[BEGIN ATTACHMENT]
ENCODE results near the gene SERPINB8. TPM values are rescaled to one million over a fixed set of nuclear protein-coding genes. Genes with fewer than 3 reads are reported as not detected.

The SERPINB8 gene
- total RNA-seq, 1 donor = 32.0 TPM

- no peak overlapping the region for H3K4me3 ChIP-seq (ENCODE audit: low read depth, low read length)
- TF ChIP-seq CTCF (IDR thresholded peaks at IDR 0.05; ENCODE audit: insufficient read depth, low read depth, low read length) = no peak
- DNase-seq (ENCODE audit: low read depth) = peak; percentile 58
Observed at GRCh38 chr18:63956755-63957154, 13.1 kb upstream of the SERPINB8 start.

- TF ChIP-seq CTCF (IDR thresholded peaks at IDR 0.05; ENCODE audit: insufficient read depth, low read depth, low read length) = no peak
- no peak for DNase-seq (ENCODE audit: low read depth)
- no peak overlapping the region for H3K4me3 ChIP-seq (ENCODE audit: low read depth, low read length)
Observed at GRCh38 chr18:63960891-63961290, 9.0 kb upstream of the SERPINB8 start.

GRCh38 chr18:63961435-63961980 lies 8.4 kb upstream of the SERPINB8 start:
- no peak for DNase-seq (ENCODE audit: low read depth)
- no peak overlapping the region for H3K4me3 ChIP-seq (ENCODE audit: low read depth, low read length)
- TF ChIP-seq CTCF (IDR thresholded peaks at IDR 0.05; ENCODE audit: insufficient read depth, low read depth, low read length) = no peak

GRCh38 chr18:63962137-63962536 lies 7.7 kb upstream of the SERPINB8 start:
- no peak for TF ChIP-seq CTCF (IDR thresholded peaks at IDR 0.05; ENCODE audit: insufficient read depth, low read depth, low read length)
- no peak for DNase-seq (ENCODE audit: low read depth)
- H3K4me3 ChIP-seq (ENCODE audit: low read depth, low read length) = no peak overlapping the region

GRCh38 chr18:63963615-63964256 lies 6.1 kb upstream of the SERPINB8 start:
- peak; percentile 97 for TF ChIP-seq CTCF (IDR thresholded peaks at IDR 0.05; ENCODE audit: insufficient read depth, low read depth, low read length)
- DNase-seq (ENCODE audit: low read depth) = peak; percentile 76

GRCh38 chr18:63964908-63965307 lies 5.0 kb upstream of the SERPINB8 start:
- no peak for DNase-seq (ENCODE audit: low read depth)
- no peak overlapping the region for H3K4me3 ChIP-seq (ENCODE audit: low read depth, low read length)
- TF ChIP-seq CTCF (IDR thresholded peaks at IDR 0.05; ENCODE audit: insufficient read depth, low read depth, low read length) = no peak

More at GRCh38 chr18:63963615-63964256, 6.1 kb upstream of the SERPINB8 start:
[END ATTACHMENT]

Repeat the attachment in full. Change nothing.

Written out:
ENCODE results near the gene SERPINB8. TPM values are rescaled to one million over a fixed set of nuclear protein-coding genes. Genes with fewer than 3 reads are reported as not detected.

The SERPINB8 gene
- total RNA-seq, 1 donor = 32.0 TPM

- no peak overlapping the region for H3K4me3 ChIP-seq (ENCODE audit: low read depth, low read length)
- TF ChIP-seq CTCF (IDR thresholded peaks at IDR 0.05; ENCODE audit: insufficient read depth, low read depth, low read length) = no peak
- DNase-seq (ENCODE audit: low read depth) = peak; percentile 58
Observed at GRCh38 chr18:63956755-63957154, 13.1 kb upstream of the SERPINB8 start.

- TF ChIP-seq CTCF (IDR thresholded peaks at IDR 0.05; ENCODE audit: insufficient read depth, low read depth, low read length) = no peak
- no peak for DNase-seq (ENCODE audit: low read depth)
- no peak overlapping the region for H3K4me3 ChIP-seq (ENCODE audit: low read depth, low read length)
Observed at GRCh38 chr18:63960891-63961290, 9.0 kb upstream of the SERPINB8 start.

GRCh38 chr18:63961435-63961980 lies 8.4 kb upstream of the SERPINB8 start:
- no peak for DNase-seq (ENCODE audit: low read depth)
- no peak overlapping the region for H3K4me3 ChIP-seq (ENCODE audit: low read depth, low read length)
- TF ChIP-seq CTCF (IDR thresholded peaks at IDR 0.05; ENCODE audit: insufficient read depth, low read depth, low read length) = no peak

GRCh38 chr18:63962137-63962536 lies 7.7 kb upstream of the SERPINB8 start:
- no peak for TF ChIP-seq CTCF (IDR thresholded peaks at IDR 0.05; ENCODE audit: insufficient read depth, low read depth, low read length)
- no peak for DNase-seq (ENCODE audit: low read depth)
- H3K4me3 ChIP-seq (ENCODE audit: low read depth, low read length) = no peak overlapping the region

GRCh38 chr18:63963615-63964256 lies 6.1 kb upstream of the SERPINB8 start:
- peak; percentile 97 for TF ChIP-seq CTCF (IDR thresholded peaks at IDR 0.05; ENCODE audit: insufficient read depth, low read depth, low read length)
- DNase-seq (ENCODE audit: low read depth) = peak; percentile 76

GRCh38 chr18:63964908-63965307 lies 5.0 kb upstream of the SERPINB8 start:
- no peak for DNase-seq (ENCODE audit: low read depth)
- no peak overlapping the region for H3K4me3 ChIP-seq (ENCODE audit: low read depth, low read length)
- TF ChIP-seq CTCF (IDR thresholded peaks at IDR 0.05; ENCODE audit: insufficient read depth, low read depth, low read length) = no peak

More at GRCh38 chr18:63963615-63964256, 6.1 kb upstream of the SERPINB8 start: